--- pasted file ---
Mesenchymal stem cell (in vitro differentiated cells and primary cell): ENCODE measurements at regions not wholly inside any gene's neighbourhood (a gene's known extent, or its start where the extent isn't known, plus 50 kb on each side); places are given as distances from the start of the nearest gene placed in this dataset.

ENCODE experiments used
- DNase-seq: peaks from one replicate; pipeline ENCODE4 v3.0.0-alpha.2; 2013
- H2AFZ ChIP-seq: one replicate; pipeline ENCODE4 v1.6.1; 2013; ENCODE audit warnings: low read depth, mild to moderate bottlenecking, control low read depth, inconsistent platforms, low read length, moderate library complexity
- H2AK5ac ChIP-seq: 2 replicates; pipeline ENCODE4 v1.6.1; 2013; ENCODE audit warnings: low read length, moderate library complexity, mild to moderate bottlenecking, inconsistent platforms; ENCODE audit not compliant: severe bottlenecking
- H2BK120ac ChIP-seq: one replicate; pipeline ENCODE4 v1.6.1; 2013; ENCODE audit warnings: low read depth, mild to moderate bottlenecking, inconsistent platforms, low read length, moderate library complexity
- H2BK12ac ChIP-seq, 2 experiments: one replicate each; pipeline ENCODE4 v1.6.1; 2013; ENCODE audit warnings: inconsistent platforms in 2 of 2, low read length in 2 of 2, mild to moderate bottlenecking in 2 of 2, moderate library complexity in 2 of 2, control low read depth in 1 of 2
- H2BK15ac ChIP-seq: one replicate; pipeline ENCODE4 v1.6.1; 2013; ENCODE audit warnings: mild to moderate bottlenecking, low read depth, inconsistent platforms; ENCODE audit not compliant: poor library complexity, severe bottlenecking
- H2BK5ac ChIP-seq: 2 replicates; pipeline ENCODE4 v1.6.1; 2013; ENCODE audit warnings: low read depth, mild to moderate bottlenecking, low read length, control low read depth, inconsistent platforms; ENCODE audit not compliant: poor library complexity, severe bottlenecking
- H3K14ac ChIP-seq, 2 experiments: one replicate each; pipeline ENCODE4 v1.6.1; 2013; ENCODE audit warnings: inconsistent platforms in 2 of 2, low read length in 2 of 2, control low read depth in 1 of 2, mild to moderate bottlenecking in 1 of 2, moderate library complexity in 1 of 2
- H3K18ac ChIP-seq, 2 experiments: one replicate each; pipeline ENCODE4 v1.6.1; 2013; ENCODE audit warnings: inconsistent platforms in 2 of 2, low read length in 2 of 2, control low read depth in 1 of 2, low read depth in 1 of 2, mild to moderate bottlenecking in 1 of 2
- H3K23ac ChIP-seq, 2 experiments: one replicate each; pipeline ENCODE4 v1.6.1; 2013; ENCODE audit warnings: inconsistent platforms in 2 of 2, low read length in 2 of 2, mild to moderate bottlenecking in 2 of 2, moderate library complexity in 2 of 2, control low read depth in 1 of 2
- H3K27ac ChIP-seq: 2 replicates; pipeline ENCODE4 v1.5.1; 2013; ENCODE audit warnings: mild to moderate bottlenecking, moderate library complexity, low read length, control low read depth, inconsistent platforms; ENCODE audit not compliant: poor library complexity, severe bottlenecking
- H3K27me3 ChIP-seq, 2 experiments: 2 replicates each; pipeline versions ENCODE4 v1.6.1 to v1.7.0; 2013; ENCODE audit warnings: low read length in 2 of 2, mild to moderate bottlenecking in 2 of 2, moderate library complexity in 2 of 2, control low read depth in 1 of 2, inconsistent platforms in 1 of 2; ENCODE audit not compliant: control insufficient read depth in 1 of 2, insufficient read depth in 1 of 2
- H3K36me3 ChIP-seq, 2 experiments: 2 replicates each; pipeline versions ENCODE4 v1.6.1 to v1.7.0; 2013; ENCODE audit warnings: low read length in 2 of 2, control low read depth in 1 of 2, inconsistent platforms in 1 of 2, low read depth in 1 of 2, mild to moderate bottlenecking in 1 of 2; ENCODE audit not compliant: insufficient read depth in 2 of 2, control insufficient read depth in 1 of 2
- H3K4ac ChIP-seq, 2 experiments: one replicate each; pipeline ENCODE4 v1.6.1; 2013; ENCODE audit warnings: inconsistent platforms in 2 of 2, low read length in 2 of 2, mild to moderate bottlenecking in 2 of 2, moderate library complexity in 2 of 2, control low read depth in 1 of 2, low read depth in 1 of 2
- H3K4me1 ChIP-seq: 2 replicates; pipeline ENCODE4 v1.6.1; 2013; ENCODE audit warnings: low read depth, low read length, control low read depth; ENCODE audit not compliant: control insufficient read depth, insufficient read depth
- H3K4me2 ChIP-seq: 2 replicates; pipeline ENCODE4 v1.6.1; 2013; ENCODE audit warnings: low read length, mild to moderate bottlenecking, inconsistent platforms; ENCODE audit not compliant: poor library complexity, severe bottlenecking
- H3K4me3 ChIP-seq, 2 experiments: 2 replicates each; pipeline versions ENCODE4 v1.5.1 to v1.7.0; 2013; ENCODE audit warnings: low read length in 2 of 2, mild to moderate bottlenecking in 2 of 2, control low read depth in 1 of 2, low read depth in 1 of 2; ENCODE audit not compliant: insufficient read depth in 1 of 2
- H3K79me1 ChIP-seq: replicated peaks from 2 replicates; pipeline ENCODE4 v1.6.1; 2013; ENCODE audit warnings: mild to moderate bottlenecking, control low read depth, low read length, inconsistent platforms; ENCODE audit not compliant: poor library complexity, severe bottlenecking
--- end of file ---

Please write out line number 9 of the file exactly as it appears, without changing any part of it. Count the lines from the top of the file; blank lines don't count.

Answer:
- H2BK5ac ChIP-seq: 2 replicates; pipeline ENCODE4 v1.6.1; 2013; ENCODE audit warnings: low read depth, mild to moderate bottlenecking, low read length, control low read depth, inconsistent platforms; ENCODE audit not compliant: poor library complexity, severe bottlenecking